by Janis Evans.
(North Augusta ON and Moncton NB Canada)
My daughter Jessica and I make jewellery from sea glass and handmade lampwork beads. Our jewellery making collaboration is unique in that she lives in Moncton New Brunswick and I live in Ontario, just a short 12 hour drive away from each other.
We call our jewellery business JaJeJems and our marketing strategy includes selling online and at craft shows. For the most part I look after selling and marketing online and Jessica organizes our craft show displays. We both make jewellery on our own but our inspirations often come from each others components.
Working together at a distance has its challenges but here is how it works for us.
Jessica’s specialty is wire wrapping and drilling sea glass. Even though we both gather sea glass in eastern Canada along the coast, it always seems to migrate to Jessica’s studio to wire wrap or drill.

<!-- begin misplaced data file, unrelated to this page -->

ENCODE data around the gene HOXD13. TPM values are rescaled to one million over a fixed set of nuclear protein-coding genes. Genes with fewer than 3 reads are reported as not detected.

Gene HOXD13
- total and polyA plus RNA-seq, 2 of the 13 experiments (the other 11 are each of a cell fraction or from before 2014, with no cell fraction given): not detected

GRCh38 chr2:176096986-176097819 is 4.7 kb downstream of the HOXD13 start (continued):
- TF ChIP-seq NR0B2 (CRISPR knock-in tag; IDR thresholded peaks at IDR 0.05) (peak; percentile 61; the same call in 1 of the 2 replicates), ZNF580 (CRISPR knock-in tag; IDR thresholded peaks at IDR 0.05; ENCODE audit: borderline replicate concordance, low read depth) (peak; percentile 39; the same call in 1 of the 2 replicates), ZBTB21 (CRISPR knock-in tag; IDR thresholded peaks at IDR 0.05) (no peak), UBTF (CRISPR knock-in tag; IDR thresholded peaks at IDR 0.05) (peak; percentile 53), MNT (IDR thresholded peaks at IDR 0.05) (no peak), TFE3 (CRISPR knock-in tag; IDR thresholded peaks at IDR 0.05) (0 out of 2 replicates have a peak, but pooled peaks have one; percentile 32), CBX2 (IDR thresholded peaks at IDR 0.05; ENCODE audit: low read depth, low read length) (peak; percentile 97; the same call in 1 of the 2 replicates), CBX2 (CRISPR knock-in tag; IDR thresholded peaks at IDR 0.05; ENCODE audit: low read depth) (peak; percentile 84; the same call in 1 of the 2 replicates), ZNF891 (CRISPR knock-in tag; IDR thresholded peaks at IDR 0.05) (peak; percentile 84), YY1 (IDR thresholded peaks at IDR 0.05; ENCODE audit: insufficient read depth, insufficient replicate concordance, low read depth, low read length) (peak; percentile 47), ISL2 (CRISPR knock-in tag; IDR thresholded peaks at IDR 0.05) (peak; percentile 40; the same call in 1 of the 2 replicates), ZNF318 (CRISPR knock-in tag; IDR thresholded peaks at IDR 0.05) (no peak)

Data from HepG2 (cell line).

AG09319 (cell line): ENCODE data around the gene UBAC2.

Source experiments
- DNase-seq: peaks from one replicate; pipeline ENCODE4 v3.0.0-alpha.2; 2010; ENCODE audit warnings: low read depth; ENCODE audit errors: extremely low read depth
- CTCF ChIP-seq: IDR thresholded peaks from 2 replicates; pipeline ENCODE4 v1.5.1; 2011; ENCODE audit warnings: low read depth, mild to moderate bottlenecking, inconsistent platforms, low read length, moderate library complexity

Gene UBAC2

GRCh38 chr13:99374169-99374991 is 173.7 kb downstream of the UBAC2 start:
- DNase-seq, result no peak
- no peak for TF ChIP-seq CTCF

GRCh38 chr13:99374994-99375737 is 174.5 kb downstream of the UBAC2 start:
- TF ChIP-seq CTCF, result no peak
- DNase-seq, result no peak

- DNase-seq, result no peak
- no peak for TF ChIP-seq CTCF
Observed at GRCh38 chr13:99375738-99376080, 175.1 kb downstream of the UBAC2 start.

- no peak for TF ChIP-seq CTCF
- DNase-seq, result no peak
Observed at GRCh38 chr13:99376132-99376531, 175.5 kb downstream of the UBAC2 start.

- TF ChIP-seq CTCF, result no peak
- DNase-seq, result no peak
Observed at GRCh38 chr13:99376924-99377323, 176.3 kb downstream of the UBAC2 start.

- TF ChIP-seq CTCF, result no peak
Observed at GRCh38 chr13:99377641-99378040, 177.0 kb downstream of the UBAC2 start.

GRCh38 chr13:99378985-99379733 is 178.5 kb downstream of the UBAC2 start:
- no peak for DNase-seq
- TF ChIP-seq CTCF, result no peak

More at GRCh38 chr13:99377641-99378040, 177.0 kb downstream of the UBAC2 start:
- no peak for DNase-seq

Then when we have the opportunity to be together, I take some wrapped or drilled pieces with me to my studio back home. There I work on designs using Jessica’s components with my collection of beads, viking knitting or Kumihimo cords and handmade lampwork beads.
Here in Ontario I make my own glass beads using the lampworking technique. Although I seem to use quite a few in the jewellery pieces that I design, I always have several boxes with assorted lampwork beads on hand. When Jessica comes home she often raids my stock of handmade beads.
This summer when she was here for a visit, she felt so inspired by some of the lampwork beads that I had been making that she made several pieces while here and took home a supply of lampwork beads that have continued to inspire her!
Sea Foam, made with silver wire, lampwork beads and frosty white drilled sea glass is an example of one of these pieces. As with everything that we do in life, it is often the unexpected turns in the road that lead to the most interesting places.
Neither Jessica nor I would have imagined that we could maintain a jewellery business long distance but in many ways the distance has forced us to be creative in spite of ourselves.